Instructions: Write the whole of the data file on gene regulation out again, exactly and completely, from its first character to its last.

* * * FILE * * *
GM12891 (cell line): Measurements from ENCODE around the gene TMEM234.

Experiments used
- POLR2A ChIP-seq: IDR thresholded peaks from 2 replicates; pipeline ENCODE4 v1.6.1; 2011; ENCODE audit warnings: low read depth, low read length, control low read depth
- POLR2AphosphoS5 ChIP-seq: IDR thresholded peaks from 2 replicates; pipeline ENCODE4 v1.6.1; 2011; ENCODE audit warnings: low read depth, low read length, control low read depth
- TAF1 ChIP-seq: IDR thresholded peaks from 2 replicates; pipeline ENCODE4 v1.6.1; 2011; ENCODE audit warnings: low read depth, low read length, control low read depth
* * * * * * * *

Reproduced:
GM12891 (cell line): Measurements from ENCODE around the gene TMEM234.

Experiments used
- POLR2A ChIP-seq: IDR thresholded peaks from 2 replicates; pipeline ENCODE4 v1.6.1; 2011; ENCODE audit warnings: low read depth, low read length, control low read depth
- POLR2AphosphoS5 ChIP-seq: IDR thresholded peaks from 2 replicates; pipeline ENCODE4 v1.6.1; 2011; ENCODE audit warnings: low read depth, low read length, control low read depth
- TAF1 ChIP-seq: IDR thresholded peaks from 2 replicates; pipeline ENCODE4 v1.6.1; 2011; ENCODE audit warnings: low read depth, low read length, control low read depth